Saturday, 5 August 2017


A few weeks ago I found myself chatting to a local chap who's somewhat into nature. He happened to mention that the local postman had photo's of a stork he saw in a field last year, a field where there are often herons standing out in the open. So I didn't precisely rush to follow it up. 

Yesterday I was chatting with the postman and asked if he was certain it was a stork and not a heron he'd seen. "Well I don't really know myself, it looked different so I took a few pictures and then Andy thought it was a stork. Let me get my camera and find the picture for you..." Several minutes later he showed me the set of images. Boom! Today he handed me a hardcopy of one of the images, he'd printed it out and written a few details on the back. Top man!

This is by no means the best shot that he took of the bird, in some pics it's almost full-frame. But he felt this image gave a good idea of the behaviour he witnessed. The farmer is Willie, he's ploughing in potatoes and the stork is on the look out for exposed food items. On the Continent this could be frogs, mice, lizards or grasshoppers. Here in Uig it was probably leatherjackets and worms. Each time the tractor created a furrow the stork would walk in and investigate, then walk back into the field as the tractor passed by, before returning once more to the disturbed earth. Nice sighting. Amazing, actually. Great that he had his camera with him in the van!

Now that I was happy with the identification, I needed to notify the local and regional bird recorders, White Stork is a proper Skye Mega! According to Bob McMillan's Skye Birds book there is only one previous record for Skye, one at Broadford on 21st April 1977. The Uig bird was seen on 22nd April 2016, exactly 39 years and a day after the first! 

I emailed Bob (Skye bird recorder), who brought in Peter Stronach (Highland Region bird recorder) who advised that despite this not being my record, I still need to fill in the description form. The photo's are conclusive, the time of year is perfect for a spring overshooting migrant. Job's a goodun, they just need a record to be submitted. I've never submitted someone else's bird before. Seems a bit weird, but Bob says it's fine. 

In other news, the local Buzzards fledged one youngster which has been pulling some crazy aerobatic antics in the evening sun. They nested just across the road from the hotel, much to the annoyance of the local Hooded Crows, so I see them daily. Tonight I watched the parent birds and the youngster engaging in mock battles, all necessary skills for a youngster to learn and master. Here he is right outside my window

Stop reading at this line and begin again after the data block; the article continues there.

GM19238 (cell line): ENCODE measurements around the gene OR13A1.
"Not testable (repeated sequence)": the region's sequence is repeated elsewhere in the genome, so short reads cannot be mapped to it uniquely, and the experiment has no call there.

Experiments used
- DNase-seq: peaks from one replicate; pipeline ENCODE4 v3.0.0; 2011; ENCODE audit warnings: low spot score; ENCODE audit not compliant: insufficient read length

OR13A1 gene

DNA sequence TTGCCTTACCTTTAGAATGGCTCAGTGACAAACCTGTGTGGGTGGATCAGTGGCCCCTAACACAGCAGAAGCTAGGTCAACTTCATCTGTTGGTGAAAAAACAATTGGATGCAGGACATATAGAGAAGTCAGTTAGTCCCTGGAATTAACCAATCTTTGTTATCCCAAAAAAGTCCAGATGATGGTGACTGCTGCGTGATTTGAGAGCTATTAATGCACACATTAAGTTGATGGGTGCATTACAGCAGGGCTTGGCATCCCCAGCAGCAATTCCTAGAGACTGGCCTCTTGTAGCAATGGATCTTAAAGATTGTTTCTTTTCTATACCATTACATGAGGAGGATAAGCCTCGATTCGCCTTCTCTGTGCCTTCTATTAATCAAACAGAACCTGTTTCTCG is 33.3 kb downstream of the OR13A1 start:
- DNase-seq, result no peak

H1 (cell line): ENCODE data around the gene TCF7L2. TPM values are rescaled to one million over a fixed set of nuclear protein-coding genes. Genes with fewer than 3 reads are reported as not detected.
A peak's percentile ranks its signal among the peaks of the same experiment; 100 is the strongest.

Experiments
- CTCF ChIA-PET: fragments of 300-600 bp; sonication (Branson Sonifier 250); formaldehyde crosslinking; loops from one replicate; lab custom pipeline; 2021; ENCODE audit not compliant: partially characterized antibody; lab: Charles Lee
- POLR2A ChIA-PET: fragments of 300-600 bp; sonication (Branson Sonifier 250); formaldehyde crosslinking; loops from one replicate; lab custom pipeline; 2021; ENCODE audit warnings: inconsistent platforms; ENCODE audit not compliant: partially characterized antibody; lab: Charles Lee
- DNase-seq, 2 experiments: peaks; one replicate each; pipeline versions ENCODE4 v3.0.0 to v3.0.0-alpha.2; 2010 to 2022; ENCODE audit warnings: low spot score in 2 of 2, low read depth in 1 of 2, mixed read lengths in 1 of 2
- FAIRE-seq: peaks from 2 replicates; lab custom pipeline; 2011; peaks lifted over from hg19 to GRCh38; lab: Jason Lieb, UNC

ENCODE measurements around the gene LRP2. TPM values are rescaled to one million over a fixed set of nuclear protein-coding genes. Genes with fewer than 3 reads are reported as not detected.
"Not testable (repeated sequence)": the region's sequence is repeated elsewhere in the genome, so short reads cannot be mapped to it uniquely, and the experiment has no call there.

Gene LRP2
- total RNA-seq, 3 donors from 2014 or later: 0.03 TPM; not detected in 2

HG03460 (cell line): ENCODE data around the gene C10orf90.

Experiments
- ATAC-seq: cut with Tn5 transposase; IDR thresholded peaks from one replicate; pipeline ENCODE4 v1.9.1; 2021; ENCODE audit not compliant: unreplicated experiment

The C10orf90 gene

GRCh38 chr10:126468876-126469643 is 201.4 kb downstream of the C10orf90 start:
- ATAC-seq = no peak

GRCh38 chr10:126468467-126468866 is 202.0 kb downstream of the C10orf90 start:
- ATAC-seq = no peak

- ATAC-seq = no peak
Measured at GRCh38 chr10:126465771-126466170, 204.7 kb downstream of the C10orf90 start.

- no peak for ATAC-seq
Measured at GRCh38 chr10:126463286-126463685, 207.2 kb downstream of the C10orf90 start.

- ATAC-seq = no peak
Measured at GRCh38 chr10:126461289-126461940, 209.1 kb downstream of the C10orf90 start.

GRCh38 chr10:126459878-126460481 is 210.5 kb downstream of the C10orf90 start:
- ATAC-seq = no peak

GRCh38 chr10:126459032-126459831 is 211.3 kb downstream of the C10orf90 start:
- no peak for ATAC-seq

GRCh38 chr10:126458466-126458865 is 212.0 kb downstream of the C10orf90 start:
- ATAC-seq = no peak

Kids, with their perfect, undamaged flight feathers. The poor parent birds are looking a bit worse for wear, tatty secondaries and nicked primaries, one is missing part of its tail. 

Anyway, here's a toon for the masses. Holy crapsters, this song is 23 years old, HOW did that happen??? Please, enjoy


  1. I remember a guy on Radio Scotland interviewing Simon Barnes. They were taking texts and emails. The presenter openly mocked the idea of a Stork in Scotland (it's on my Fife list!) while happily accepting an email about a hummingbird - I think we can guess what that was. He then asked Simon, who lived in Norfolk, whether he wished he lived in Scotland because of our amazing bird diversity. I wasn't that big of a fan of Simon's until that point. He was polite restraint personified.

    1. I think I'd have just hung up the phone at that point :D

  2. It just goes to show. I remember years ago someone telling me about a small, reddish coloured bird with a long neck he'd seen, showing him a field guide it turned out to be a Hoopoe!
    Your account of the young buzzards made me think about the young Herring Gulls I have as constant companions where I live, just watching them fly around and dive-bomb each other, even though I know they are building up muscle and practicing, it's hard not to think that they are just playing and having a damn good time too.

    1. I'm certain that gulls are smart enough to have time in their lives for fun. Amazing description of that Hoopoe, I think I'd have struggled to figure that one out! I remember the girl I used to live with telling me about the flock of black jays that landed in the neighbours apple tree and demolished the fruit some 20 odd years back. I was at work at the time. She said they had white 'bums' and fingered wingtips. I gave her the book, told her to start at the back..."That's them! Nutcrackers! Are they rare?" This was in South London, I could've wept. No irruptions that year, not even on the Continent so who knows what she actually saw?

    2. Jays have white bums. Why weren't they Jays? I remember reading one of Bill Oddie's books. If your neighbour/colleague/etc. asks, "What is this odd bird that I ... " the answer is always "It's a Jay" ! (although I get asked about all sorts including wrens and blue tits)